Is it True That Long-Form Blog Posts Perform Better?

As a blogger, you spend an enormous amount of time creating content. And you want that content to succeed, right? If you’re like most bloggers, though, it’s possible that you’ve fallen into a “comfort zone” where you’re consistently publishing content of a particular length.

And if this length is shorter than about 2,000 words, you may be damaging your conversion and engagement rates. There’s a lot of evidence on the web right now to support that long-form content performs better than short-form content.

Here’s everything you need to know about long-form versus short-form content performance, and why you should be publishing more of the former.

Why People Think Short-Form is the Answer

Today, people cruise the web on tiny screens, and it doesn’t seem like anyone has time to sit down and slog through a Moby Dick-sized blog any longer. That said, it makes sense that people believe short-form content is the answer. After all, what’s not to love?

While short-form content may be easy for readers to digest, it doesn’t convert very well. Unless, however, you have a site with an incredibly high DA score.

If you don’t, short-form content won’t cut it, and you’ll find yourself falling short.

Long-Form Blogs and Google SERPs

If you evaluate the top ten results in Google’s search engine results pages (SERPs), you’ll notice that the average content length of content that ranks in the #1 position is 2,450 words. For proof, check out this SerpIQ graphic on the topic:

serp-graph

As the content on the graph moves from the number one to the number ten position in Google, you can see that the corresponding length drops, as well.

So why does long-form content perform so well? The answer is simple. In the last several years, the number of customers searching Google with long-tail keywords has increased, and people have begun to turn to the web as a primary source of information.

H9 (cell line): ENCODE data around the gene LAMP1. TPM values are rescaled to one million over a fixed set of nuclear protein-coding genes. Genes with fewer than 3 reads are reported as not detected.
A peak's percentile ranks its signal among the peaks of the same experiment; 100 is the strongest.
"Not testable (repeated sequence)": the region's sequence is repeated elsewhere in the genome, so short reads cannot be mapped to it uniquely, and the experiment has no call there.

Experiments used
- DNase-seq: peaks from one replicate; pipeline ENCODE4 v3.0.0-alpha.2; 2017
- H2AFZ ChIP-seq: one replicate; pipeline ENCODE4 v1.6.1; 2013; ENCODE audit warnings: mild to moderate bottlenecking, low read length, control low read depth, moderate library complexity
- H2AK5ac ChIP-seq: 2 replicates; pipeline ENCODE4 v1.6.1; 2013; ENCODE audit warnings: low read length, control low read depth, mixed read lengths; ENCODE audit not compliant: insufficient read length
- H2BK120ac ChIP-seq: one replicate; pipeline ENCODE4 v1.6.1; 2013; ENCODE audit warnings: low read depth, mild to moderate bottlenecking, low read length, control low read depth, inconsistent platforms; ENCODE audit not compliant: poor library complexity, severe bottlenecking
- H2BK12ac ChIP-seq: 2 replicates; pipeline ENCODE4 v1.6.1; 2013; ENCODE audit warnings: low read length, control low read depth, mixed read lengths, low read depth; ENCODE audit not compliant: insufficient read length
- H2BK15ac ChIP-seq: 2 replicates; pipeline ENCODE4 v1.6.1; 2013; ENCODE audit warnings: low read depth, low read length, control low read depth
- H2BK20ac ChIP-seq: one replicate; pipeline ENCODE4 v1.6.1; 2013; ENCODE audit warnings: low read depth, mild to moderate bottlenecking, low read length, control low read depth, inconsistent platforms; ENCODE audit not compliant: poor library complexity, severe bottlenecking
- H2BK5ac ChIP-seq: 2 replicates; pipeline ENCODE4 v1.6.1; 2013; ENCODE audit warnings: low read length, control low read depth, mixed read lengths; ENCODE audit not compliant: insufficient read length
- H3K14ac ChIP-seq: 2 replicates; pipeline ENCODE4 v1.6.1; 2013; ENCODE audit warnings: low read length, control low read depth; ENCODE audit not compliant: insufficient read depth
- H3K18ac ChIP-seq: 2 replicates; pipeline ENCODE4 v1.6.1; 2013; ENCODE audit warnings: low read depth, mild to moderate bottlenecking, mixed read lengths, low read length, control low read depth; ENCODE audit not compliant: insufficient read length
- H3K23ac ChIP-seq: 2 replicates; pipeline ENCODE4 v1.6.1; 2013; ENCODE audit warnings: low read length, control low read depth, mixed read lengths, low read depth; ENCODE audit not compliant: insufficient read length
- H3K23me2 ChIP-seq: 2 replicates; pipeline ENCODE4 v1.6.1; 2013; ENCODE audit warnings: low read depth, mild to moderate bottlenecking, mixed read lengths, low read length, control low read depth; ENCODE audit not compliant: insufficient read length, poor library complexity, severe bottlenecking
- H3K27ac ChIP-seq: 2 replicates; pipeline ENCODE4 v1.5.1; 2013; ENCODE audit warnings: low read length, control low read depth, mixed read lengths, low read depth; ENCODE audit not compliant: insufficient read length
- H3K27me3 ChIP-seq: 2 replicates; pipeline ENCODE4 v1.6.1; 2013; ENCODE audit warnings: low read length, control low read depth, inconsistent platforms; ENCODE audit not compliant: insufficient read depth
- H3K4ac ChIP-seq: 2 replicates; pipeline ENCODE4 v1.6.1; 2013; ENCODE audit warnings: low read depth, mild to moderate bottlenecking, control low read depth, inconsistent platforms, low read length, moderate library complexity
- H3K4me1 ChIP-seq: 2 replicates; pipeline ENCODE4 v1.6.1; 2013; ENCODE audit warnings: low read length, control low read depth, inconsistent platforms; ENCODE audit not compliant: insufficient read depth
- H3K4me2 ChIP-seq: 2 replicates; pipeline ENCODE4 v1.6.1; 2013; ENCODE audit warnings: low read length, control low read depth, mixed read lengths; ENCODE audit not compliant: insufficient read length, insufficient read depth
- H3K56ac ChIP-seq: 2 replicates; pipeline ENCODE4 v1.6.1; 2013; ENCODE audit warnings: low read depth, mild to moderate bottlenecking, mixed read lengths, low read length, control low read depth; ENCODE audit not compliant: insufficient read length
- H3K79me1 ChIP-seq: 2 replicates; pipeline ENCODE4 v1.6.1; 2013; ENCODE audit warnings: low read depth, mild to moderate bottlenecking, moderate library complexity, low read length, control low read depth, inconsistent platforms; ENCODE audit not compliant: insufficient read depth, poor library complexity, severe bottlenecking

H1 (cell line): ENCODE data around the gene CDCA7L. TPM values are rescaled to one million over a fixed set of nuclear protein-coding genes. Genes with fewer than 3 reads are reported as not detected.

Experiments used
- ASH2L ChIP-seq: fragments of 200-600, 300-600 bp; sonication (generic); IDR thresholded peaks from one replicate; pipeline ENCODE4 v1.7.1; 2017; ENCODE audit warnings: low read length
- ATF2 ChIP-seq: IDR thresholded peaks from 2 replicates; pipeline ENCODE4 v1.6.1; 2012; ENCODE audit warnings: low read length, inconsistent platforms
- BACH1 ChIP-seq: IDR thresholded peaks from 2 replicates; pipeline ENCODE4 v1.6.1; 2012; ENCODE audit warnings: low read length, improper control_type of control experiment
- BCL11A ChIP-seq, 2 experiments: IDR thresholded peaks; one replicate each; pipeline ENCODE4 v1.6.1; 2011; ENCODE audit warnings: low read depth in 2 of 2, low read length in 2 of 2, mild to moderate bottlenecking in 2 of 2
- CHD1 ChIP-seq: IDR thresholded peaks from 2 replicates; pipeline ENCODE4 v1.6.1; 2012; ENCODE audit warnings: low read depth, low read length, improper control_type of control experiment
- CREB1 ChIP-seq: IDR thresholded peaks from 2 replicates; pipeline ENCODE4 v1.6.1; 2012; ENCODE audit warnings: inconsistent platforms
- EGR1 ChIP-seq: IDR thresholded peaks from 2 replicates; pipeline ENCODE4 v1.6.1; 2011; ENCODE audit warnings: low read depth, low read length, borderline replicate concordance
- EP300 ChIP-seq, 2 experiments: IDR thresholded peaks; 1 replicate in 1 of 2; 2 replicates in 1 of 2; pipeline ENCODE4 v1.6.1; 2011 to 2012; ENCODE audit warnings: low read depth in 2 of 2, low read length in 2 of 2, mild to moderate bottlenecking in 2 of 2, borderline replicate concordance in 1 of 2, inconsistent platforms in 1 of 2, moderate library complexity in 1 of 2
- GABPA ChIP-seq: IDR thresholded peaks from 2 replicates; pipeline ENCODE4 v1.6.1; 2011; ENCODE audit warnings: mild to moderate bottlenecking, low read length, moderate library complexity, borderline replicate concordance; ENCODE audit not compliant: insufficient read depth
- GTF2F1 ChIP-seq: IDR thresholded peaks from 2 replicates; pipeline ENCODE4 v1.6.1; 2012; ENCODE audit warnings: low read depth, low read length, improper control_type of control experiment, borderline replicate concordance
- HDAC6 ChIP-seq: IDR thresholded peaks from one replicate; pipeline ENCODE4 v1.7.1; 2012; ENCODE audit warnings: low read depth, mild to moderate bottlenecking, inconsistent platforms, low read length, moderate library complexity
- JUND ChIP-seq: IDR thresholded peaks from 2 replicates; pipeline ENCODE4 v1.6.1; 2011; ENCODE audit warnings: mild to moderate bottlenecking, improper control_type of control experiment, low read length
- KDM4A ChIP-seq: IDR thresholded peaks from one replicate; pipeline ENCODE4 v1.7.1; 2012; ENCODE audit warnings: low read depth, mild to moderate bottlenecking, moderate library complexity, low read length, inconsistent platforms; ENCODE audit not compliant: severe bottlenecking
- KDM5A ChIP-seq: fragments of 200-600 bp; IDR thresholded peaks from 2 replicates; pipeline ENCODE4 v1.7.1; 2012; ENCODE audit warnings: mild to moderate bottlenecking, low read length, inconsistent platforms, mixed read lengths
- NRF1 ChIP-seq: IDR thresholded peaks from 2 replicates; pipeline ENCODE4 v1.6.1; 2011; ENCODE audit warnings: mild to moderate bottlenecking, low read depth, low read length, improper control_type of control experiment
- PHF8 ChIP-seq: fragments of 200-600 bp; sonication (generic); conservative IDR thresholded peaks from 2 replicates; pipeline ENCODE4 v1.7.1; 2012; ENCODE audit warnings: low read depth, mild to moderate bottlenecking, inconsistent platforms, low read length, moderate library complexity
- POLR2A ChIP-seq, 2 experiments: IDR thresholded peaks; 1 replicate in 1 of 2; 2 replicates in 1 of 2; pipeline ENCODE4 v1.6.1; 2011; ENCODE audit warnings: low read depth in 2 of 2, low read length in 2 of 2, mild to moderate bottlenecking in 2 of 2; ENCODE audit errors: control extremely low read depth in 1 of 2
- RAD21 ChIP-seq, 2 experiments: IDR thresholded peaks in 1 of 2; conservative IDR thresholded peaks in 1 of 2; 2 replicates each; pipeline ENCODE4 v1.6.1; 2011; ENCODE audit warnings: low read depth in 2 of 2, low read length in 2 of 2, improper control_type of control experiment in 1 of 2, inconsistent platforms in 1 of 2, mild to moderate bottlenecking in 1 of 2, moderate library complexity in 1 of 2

While some Google users do want short, fast content, others want in-depth, ultra-informative material. What’s more, Buzzsumo reports that there is 16x more content out there with less than 1,000 words than content with more than 2,000 words.

Since long-form content has less competition at the outset, it’s likely to rank better and find its niche of users easier than short-form content, which already saturates the web.

How to Rank With Long-Form Content

So you’ve decided you want to create more long-form blog content, but what’s next? Follow these tips to develop successful, long-form posts your readers will love:

– Format your long-form accordingly. Long-form content, when improperly formatted, can feel like a brick of text that users can’t access. Keep it accessible by formatting it accordingly. Use headers, subheaders, bulleted lists, and links to break the content up, and keep your sentences and paragraphs short.

– Include images. One of the best aspects of long-form content is that it provides all the room you need to include graphics and visuals. These graphics and visuals enhance the content and make it more valuable for readers, thus helping it rank higher. To keep your long-form content on the up and up, include visuals throughout.

– Keep it longer than 1,500 words. Content that is 1,500 words or longer will perform best. Bonus points if you invest in content that is 2,000 words or longer.

– Make it a list. To keep your long-form content skimmable, format it into a list post that readers can skim easily.

The Verdict: Creating Long-Form Content Will Help You Rank

While long-form content takes more time, energy, and effort to produce than short-form content, it’s an excellent way to help your site rank and gain more visitors. By creating more long-form content, you can easily distinguish yourself as a content leader and enjoy a higher ROI from the material you publish.

Dave is the CEO of Dave’s Computers Inc. He writes a weekly column for Daily Blog Tips covering the best tips about blogging and Internet marketing. You can also find him on LinkedIn.

Original post: Is it True That Long-Form Blog Posts Perform Better?

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